How Does My Down Payment Affect the Interest Rate I Get?
6 minute read
July 31, 2023


If you’re ready to venture into real estate investing, a crucial first step is to secure the right down payment on a property. But that immediately brings up several questions:

  • How much money should you aim for?
  • What are the best ways to effectively save for a down payment?
  • How does a down payment affect interest rates?

Real estate is already a competitive space for investing. You want to put yourself in the best position to profit from your investment.

So whether you plan to flip the property and sell right away or hold onto it to rent out, you should know how your down payment will affect how much you’ll pay (and profit) in the long run.

Get started on your mortgage loan with Park Place Finance.

What is a down payment?

Let’s start simple: A down payment is the initial cash payment to secure the mortgage loan and property.

Down payments are a percentage of the purchase price and the amount required will vary. 

The required amount depends on factors such as your chosen mortgage type, financial situation, and—most importantly—the type of lender.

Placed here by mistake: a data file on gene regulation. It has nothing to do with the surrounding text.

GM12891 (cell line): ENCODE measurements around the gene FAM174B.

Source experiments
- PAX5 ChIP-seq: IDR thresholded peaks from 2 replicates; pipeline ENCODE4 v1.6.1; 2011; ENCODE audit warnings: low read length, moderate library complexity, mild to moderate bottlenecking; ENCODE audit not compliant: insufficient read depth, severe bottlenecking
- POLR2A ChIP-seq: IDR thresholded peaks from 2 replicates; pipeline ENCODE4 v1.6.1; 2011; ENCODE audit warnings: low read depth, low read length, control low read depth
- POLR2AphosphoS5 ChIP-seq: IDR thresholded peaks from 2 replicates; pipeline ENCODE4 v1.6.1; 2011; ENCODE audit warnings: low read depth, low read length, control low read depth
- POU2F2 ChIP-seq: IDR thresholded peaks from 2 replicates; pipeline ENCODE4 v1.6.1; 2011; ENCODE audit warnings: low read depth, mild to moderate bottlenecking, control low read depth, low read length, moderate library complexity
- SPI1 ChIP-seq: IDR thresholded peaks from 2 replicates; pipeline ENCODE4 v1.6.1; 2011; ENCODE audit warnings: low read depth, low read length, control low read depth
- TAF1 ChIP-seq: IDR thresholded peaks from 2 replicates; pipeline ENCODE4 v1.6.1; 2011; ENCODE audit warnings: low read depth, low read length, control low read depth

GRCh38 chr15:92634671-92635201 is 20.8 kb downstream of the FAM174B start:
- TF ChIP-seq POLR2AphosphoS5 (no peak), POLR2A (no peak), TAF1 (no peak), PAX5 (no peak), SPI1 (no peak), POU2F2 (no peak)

How do down payments work?

The amount you end up putting down a property will affect the mortgage loan, the property you’re able to purchase, and yes, your interest rate.

For example, if you opt for a larger down payment, you may be able to access a more valuable property and, indeed, secure a lower interest rate.

However, there may also be valid reasons for choosing a smaller down payment.

Let’s delve into how your down payment can influence the terms of your loan.

Higher down payment, lower interest rate

The size of your down payment directly influences the interest rate set by your lender.

A larger down payment can lead to a lower interest rate, as it indicates to the lender that you’re at a lower risk of loan default as a borrower.

However, it’s important to note that the interest rate is also determined by:

  • The loan type you choose
  • Your credit score